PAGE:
In 2009, he quit his job as a director at Robert Johnson — a software and telecom company that provides solutions to banks and telcos — to start a keke transport business. While running this, he proceeded to enhance his knowledge about innovation and global strategy management at Harvard. After his studies in 2016, he founded Workclick, an on-demand service that matches trained worker-partners/professionals and domestic onsite services to customers, which has a presence in San Francisco and Nigeria. What’s more interesting is that he founded Fleet Partners, a fleet management and leasing firm, back in 2012.
He soon realised how much Nigerians have embraced ride-sharing and eHailing. With his intuitive understanding of technology, he quickly figured that it was easy to marry eHailing with an existing love for kekes. The outcome of his conception is Matattu, an on-demand transportation network for hailing tricycles online.
My biggest struggle with this product is that the target users are not clearly defined. If you understand how people use keke right now, you will be able to guess that an on-demand version of it might not work. Let’s take a step back to pre-Uber. Most people who could afford to take taxis always had one taxi guy’s number on speed dial who was called when they needed to get to places urgently. Even if the guy was not around, he could send the number of another guy or you could walk to the nearest taxi park. The point is that the users’ behaviors justified the need for an on-demand taxi app, hence Uber.
Now keke napep. I am not sure how many people have their keke guy’s number on speed dial. Even if they do, regulation will not allow the ride within certain parts of Lagos. The other challenge is that of the target market. Who is Matattu targeting? The people that can afford to hail a ride have options (Uber or Taxify). Why should I hail a ride to the junction?
Now, to the technology. Matattu wants keke drivers to download an app. Really? I love the fact that the CEO has been engaging the association of keke operators, the Lagos State Government, Federal Road Safety Corps, etc. My challenge is that the solution is akin to that of trying to kill a fly with a pistol. We don’t need an app to hail keke. Haba!
I will suggest that Matattu ignores the keke market and focuses on bikes. Trust me, if it is not raining, I might decide to abandon my car and hail a bike just to cross the third mainland bridge. Matattu cannot do that for me right now.
Drivertise is a social enterprise that promotes businesses by pairing them with everyday car users, who use their cars as mediums of advertising, thereby earning extra income. It is an online platform targeted at consumers who are looking to earn extra money by helping brand partners run advertising campaigns on their vehicles.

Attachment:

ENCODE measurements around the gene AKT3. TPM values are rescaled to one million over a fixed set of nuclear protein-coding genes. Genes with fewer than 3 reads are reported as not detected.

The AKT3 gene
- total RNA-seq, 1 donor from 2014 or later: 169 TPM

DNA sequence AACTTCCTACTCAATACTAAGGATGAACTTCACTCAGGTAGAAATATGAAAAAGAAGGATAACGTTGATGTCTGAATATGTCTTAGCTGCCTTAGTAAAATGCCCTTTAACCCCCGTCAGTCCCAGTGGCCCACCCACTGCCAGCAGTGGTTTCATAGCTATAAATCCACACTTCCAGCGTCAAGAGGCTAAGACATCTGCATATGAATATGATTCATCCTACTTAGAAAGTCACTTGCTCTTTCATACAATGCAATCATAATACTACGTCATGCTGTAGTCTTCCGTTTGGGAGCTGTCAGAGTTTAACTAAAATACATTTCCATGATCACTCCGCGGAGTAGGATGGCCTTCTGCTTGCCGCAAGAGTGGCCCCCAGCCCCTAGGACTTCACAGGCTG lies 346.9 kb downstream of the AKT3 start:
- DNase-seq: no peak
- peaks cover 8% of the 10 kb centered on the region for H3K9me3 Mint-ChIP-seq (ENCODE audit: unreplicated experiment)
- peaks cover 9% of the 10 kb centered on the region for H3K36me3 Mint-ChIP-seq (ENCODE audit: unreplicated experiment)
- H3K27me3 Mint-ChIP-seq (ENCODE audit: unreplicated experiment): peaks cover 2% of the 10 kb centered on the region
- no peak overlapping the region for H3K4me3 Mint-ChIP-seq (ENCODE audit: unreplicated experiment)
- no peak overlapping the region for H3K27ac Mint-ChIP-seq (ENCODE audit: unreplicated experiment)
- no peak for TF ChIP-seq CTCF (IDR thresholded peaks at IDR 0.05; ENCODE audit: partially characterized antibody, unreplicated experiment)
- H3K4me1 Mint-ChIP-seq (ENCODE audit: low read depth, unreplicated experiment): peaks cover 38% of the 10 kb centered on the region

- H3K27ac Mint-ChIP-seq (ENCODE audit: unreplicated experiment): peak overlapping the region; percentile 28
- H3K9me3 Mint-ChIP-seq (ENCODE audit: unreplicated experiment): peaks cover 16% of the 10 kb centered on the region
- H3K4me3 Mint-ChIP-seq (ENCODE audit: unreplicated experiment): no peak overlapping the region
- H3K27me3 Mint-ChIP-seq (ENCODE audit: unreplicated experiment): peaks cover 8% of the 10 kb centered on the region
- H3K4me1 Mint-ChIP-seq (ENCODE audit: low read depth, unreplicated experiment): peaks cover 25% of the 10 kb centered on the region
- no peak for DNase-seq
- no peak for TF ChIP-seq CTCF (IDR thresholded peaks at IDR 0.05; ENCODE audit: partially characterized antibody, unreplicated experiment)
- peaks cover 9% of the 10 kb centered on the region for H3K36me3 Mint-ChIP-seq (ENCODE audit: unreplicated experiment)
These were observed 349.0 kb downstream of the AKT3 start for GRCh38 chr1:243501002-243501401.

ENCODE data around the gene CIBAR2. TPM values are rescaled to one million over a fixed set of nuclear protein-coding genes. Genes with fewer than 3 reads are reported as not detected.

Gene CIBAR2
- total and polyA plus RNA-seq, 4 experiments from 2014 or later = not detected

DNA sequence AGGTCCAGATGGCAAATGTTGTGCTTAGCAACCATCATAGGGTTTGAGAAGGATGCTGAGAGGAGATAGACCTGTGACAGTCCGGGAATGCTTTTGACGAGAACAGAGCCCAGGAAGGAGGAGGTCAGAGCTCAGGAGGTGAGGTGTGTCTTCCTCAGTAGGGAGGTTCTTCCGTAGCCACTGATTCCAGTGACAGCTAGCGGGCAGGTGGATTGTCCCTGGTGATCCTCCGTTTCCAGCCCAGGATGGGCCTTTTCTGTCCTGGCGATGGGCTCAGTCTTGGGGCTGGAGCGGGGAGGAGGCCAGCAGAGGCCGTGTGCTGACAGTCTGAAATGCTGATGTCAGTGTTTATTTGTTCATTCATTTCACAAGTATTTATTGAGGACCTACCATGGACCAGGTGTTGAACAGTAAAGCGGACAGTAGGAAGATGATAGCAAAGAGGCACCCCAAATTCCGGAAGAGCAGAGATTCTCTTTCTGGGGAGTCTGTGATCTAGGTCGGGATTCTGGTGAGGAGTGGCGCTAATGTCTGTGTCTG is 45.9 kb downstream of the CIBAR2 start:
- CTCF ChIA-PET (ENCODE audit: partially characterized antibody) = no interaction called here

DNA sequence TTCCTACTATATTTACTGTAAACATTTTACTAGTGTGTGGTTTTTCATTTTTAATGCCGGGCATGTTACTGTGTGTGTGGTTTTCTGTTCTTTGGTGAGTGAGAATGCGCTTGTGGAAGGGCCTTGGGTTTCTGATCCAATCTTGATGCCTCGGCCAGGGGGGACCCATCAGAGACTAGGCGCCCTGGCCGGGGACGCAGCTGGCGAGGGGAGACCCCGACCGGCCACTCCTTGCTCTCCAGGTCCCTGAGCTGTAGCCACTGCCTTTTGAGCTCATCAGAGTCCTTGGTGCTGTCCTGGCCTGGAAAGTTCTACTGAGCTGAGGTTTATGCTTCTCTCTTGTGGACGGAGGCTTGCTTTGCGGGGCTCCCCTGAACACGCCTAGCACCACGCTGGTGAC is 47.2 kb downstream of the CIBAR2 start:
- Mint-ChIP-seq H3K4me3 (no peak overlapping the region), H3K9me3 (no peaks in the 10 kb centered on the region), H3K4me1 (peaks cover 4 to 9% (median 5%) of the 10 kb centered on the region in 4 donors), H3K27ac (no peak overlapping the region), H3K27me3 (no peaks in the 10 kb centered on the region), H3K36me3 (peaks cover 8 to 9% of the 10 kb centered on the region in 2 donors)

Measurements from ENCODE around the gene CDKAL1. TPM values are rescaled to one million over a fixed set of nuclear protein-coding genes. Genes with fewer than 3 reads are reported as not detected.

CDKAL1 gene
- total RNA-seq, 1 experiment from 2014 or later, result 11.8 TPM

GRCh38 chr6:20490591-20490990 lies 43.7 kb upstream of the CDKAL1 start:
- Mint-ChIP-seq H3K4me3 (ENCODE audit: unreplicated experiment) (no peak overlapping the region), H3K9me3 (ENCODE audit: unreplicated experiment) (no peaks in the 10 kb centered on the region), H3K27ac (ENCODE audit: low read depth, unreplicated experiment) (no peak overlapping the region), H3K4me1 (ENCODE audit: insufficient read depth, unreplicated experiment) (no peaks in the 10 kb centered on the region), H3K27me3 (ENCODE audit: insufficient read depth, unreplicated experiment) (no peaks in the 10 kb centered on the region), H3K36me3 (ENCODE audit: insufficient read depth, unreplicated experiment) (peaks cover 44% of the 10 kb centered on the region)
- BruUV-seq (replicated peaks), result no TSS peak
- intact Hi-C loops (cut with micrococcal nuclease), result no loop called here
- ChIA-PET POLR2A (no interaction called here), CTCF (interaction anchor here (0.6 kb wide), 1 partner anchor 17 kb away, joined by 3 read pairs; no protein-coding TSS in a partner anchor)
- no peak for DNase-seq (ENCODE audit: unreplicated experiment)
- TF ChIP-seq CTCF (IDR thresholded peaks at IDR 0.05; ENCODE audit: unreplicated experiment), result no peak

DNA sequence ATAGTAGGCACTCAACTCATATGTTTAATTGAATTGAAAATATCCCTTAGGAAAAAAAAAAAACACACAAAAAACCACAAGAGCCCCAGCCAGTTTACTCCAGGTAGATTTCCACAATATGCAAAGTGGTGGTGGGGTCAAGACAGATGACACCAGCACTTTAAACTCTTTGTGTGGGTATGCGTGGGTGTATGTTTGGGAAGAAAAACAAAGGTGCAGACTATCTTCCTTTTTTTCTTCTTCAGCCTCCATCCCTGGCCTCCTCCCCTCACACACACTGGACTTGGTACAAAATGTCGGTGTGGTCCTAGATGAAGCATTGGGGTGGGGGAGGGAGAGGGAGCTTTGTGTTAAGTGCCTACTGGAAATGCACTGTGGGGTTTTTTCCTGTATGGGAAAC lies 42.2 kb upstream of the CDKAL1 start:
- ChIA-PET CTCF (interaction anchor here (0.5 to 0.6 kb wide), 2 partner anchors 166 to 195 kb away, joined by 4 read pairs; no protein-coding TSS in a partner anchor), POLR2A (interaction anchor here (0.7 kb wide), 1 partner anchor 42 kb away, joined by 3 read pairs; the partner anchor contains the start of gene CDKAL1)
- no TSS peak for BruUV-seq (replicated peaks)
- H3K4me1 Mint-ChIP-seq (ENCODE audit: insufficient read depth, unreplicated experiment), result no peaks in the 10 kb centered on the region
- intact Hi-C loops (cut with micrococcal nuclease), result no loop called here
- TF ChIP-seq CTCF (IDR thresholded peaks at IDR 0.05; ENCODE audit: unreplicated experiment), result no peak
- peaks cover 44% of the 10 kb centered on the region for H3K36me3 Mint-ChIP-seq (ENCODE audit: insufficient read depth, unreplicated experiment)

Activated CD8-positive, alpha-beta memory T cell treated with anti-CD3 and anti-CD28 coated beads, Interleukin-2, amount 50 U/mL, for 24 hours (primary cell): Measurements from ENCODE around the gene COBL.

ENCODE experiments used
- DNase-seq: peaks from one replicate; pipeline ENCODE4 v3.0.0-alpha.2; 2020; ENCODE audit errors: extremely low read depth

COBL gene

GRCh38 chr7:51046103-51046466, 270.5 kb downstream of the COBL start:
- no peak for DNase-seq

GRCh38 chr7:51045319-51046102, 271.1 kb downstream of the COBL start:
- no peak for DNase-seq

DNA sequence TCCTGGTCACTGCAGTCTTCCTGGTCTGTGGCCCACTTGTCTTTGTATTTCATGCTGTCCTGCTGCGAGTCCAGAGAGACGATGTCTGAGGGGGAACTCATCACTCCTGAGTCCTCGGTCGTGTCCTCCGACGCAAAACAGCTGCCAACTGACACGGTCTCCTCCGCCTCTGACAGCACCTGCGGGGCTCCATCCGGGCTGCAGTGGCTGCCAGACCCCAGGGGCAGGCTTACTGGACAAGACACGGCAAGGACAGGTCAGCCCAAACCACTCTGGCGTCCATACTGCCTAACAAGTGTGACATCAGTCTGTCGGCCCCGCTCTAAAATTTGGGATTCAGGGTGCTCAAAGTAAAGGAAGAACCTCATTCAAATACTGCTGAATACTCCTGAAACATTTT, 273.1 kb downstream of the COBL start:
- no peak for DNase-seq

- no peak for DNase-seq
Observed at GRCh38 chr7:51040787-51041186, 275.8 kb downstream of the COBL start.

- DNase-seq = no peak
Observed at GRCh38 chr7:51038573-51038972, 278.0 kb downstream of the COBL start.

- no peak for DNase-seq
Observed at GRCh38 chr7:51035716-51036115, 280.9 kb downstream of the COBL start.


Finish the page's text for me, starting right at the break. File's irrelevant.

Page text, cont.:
Great idea, I believe. But the business will struggle simply because of our culture. A car is that machine that moves you from point A to point B, that’s all. So, if you saw my car dirty, I don’t necessarily care once the engine is fine and it won’t breakdown on the road. Unfortunately, I am in the minority. I was shocked to learn that most men see their cars as their girlfriends, babies or their first wives. That is why these people block roads if you hit their cars.
Imagine that you go to such people (who are in the majority anyway) and ask, “How much would you require (per month) to wrap an Indomie advert round your car?” Then you will understand why Drivertise will struggle to make money. This is because the price will be too expensive for the advertiser to pay.
Additionally, Lagos state government will have to sic the Lagos State Signage and Advertising Agency (LASAA) on such cars and the owners will then have to pay the annual LASSA fees, etc.
For this model to work, I think Drivertise should forget about private car owners and target the taxi drivers (yellow taxis) instead. I am sure they won’t mind earning a few extra thousands of naira by just wrapping ads round their cars. In fact, they will do it gladly. Uber and Taxify are making their businesses less attractive, hence the need to diversify income streams.
Others include payment gateways and freelance marketplaces. I believe that the market for payment gateways is too small to make any real impact, and the major merchants are creating their own gateways anyway. Also, remember that most payments in Nigeria happen offline. I would rather you target those ones rather than the web payment thing. Alternatively, you can pursue backward integration by becoming a payment infrastructure provider. However, be aware of who you want to battle against – NIBSS, InterSwitch and Flutterwave. I will just look for another business to do.
Regarding the freelance marketplace, the biggest risk here is that of intermediation. Once the user gets in touch with the professional, that is the end of the platform. It will be difficult to guaranty repeat usage. Why should I come to your platform to hire a new graphics designer when I have the phone number of the guy who worked for me the last time?
My preferred title for this article is “This is not a death sentence” however, @UgoDre knows better. In that spirit, I sincerely wish the entrepreneurs success in their businesses.